And the gist is that in my experience an RT NLE isn't really RT anyway. Sure it will be under most circumstances... but in a system where the NLE is working under scalable architecture... the faster the architecture the faster the NLE. Sometimes I won't do anything that's really demanding outside of normal editing parameters... but other times there's just something weird I want to do or try, and then rendering comes into play.

My system is a Canopus RT setup that does RT most of the time, but even in the litho that came with the card it clearly states that better hardware equals more RT performance... The sky's the limit.

If you want to do morphing or some 3d animation and incorporate it into your project you can do it in another app, which takes a lot of time by itself, and then import it into your NLE... but if your setup has the balls to run complex plug-ins and multiple layer composites... and give you an RT preview... why not bang it out in the timeline?

I guess I'm a little nuts about stuff... but I just want a computer that can do anything I can come up with... as fast as I can come up with it.
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Old November 23rd, 2004, 07:01 PM   #8
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Quote:
...why OC when stock computers will run RT systems without any problem. One can only go as fast as RT anyway. The cost for an RT upgrade isn't equal to all the motherboard, memory, and processor swapping costs and it is much more stable.
1- Vegas! You can't get hardware acceleration for it, and dual processors don't help much (while are much more expensive).
2- OCing doesn't cost that much. You need:

Asus/Abit/MSI motherboard or other motherboard that is overclocking-friendly. This costs nothing extra (maybe arguably $10-20 more).

*normal* RAM. The fancy overclocking stuff is not worth the money and unnecessary.

normal processor- possibly a lower speed stepping since you are overclocking anyways.

heatsink + fan - i.e. Thermalright XP-120 + Panaflo "low" 120mm - $100???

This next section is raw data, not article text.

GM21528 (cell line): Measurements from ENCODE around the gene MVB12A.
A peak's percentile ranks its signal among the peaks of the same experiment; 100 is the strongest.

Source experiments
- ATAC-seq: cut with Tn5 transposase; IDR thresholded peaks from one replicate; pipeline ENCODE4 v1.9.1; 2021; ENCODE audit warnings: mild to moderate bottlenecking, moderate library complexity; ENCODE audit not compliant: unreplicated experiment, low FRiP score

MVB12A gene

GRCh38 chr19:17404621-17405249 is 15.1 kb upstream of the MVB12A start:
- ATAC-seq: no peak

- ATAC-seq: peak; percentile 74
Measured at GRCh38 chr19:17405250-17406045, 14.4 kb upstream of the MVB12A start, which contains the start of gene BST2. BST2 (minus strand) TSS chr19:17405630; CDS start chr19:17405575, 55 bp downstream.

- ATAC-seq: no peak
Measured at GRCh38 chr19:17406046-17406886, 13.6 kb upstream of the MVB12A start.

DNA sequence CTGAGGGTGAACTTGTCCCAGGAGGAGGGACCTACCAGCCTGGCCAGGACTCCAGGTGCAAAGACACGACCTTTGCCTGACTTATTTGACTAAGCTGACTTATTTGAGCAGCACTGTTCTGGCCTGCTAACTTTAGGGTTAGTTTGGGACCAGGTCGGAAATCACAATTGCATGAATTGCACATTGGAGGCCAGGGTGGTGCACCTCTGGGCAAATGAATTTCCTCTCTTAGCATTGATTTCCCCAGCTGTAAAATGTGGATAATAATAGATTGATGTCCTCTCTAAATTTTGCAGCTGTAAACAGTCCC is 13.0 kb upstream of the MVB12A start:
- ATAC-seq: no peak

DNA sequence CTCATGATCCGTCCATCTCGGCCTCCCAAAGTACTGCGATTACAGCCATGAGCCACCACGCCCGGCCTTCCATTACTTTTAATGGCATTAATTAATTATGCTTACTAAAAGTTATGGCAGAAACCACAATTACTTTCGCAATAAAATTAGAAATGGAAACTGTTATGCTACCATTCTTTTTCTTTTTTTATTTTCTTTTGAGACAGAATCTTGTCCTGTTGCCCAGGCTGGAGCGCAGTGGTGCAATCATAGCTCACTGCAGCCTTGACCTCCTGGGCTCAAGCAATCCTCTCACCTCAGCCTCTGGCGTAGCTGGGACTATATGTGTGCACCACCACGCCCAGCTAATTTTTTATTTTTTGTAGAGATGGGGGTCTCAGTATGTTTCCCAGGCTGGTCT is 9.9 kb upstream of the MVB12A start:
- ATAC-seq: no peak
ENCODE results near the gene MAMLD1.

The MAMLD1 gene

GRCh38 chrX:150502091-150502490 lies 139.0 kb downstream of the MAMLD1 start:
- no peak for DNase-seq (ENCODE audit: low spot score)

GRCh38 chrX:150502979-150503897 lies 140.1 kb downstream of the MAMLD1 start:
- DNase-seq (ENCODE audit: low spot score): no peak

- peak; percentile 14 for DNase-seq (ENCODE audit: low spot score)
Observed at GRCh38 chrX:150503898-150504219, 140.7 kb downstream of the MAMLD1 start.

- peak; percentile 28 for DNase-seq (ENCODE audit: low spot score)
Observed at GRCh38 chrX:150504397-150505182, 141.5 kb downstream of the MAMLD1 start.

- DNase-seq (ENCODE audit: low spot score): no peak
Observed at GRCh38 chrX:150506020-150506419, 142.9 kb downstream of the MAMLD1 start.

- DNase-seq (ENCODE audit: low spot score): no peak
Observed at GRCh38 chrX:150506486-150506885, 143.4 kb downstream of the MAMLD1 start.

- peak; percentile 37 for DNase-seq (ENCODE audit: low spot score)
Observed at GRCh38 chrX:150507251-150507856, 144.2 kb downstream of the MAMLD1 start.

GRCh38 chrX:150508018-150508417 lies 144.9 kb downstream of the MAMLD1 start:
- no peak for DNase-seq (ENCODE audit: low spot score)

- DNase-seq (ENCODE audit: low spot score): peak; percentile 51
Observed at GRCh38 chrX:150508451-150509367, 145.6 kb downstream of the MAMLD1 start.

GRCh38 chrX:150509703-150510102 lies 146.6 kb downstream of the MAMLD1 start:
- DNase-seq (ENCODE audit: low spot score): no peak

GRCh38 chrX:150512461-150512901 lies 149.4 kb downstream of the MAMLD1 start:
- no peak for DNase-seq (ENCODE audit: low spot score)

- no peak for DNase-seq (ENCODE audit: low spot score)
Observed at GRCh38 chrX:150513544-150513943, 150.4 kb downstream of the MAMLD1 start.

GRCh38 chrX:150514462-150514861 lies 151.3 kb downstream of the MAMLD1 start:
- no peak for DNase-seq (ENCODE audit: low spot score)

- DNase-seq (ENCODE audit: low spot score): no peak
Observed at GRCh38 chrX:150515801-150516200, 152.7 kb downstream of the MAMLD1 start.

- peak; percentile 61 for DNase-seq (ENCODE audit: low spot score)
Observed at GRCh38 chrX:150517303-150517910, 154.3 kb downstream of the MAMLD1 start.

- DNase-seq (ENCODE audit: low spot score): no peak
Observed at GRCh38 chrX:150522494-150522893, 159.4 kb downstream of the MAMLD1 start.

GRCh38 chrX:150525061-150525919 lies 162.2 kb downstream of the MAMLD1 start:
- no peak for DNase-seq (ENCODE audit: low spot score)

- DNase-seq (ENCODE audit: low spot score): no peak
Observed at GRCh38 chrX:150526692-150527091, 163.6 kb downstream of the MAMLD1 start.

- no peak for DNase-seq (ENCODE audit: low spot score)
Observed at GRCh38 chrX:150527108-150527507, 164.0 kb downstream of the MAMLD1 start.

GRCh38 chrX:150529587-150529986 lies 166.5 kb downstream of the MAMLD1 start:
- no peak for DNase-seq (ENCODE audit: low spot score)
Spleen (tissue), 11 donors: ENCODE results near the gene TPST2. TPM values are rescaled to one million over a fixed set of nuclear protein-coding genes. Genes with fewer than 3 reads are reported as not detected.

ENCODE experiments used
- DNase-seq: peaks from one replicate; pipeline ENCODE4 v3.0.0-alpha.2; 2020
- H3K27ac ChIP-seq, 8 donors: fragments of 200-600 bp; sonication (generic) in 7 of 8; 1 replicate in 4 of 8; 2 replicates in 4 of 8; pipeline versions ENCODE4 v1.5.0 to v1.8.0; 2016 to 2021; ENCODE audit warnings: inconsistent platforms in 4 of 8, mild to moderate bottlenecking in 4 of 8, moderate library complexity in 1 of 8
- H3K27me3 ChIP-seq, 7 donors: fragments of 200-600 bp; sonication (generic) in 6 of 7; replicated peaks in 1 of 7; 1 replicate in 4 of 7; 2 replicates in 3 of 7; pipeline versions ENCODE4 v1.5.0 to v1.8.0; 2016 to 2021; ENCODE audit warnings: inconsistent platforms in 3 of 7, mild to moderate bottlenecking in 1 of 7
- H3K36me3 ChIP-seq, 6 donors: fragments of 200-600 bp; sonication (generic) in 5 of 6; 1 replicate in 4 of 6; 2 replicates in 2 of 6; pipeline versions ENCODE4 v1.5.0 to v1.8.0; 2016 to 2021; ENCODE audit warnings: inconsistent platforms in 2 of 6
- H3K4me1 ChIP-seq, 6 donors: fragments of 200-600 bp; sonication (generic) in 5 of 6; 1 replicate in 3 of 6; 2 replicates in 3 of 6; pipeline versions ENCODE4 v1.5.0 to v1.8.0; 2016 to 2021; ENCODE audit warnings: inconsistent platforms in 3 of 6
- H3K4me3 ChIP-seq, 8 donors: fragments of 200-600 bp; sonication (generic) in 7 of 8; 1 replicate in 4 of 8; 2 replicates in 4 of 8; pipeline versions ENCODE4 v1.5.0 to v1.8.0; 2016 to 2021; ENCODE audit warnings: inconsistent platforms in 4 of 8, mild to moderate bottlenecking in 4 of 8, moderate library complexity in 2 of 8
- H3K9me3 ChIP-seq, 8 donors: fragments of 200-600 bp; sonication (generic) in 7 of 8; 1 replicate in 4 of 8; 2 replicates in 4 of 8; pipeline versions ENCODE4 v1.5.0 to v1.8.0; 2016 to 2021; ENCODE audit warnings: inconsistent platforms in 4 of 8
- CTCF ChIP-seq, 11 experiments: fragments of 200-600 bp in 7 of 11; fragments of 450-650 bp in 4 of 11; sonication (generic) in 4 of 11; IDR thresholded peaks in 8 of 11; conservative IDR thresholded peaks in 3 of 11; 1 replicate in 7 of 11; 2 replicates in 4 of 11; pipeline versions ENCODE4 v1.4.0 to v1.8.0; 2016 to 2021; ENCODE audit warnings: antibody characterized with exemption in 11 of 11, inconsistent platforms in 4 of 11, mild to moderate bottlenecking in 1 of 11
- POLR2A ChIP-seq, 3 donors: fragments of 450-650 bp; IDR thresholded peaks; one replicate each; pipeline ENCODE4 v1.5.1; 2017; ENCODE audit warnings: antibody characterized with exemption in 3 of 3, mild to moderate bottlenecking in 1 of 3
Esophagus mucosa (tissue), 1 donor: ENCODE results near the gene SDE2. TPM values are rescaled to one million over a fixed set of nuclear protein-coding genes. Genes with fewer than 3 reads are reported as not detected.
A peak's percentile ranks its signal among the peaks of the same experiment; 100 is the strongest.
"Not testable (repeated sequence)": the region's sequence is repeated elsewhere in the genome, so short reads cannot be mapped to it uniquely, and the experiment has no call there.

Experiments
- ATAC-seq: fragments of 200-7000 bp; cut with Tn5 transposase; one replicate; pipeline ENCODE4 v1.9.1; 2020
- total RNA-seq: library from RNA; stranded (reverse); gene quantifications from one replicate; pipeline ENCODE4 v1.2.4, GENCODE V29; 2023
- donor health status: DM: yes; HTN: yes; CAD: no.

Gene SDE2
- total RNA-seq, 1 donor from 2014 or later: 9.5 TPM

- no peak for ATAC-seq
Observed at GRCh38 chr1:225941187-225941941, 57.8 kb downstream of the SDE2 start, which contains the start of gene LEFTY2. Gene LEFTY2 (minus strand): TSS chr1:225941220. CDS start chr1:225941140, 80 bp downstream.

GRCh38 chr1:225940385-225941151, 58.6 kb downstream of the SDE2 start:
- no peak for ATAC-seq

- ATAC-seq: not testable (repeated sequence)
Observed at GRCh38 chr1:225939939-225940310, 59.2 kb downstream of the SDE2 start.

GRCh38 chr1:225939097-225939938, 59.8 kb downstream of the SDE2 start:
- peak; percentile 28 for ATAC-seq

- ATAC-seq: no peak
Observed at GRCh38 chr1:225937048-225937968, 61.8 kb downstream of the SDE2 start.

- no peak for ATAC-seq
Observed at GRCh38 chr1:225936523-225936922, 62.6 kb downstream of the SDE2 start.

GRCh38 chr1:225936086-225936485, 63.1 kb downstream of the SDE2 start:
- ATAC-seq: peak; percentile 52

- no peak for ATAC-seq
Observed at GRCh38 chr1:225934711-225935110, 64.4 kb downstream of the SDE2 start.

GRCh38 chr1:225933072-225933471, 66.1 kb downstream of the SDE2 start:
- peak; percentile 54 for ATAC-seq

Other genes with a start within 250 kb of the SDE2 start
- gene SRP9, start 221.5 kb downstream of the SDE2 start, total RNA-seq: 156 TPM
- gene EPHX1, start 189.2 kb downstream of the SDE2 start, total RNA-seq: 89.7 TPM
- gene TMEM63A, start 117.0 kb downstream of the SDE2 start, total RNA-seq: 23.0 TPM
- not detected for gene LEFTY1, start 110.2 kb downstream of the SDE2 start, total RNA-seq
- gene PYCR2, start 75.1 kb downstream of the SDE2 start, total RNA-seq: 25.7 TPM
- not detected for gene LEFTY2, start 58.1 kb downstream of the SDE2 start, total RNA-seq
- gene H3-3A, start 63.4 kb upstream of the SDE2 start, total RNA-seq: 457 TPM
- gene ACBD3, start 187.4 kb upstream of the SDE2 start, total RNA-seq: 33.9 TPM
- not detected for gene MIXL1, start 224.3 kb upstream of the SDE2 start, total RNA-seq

slightly beefier power supply - $40 for sparkle 350W if you find your power supply is weak.

TIME.

On average, overclocking doesn't cost that much.
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Old November 24th, 2004, 08:51 PM   #9
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Well it certainly sounds like one can get wrapped all around the computer instead of using it with OC. I build my own and do use Asus, etc. but doing OC sounds (by the descriptions I've read) a lot like looking for land mines by dancing on the field.

This isn't criticism, just trying to understand the point of it.
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Old November 24th, 2004, 09:11 PM   #10
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If you use Vegas, then boosting your CPU 20% will speed up your renders close to 20%. On 25 hour renders this means you'll save around 5 hours.

If you edit day in and day out, small performance gains can translate into lots of saved time over 2 years. Or, you can get a little faster turnaround on projects. Or, you can save lots of time not having to render if the extra speed lets you preview a little more in real-time.

Assuming the benefits are that you save half an hour of your actual time every day, that's about $4000 over two years (assuming you work 200 editing days a year, and you make $20/hr). Half an hour/day might be quite an overestimation- usually most people leave their computer alone when it is rendering.

Downsides to overclocking:
Some people say your processor life will be shortened by overclocking. However, from reading computer enthusiast boards no one has really reported overclocked chips dying faster than normal (in fact, CPUs rarely fail unless they seriously overheat).

Other people argue that overclocking is not worth it because of the possible instability it can create. This is probably the main downside to overclocking. The counter-arguments are:

A- You can stress test your computer to check for instability. Unfortunately, some of the stress tests aren't 100% accurate (i.e. my own experience with Prime95). You can do real-world stress testing (using the computer for its intended purpose and checking for weird behavior). This is a tradeoff between time and stability.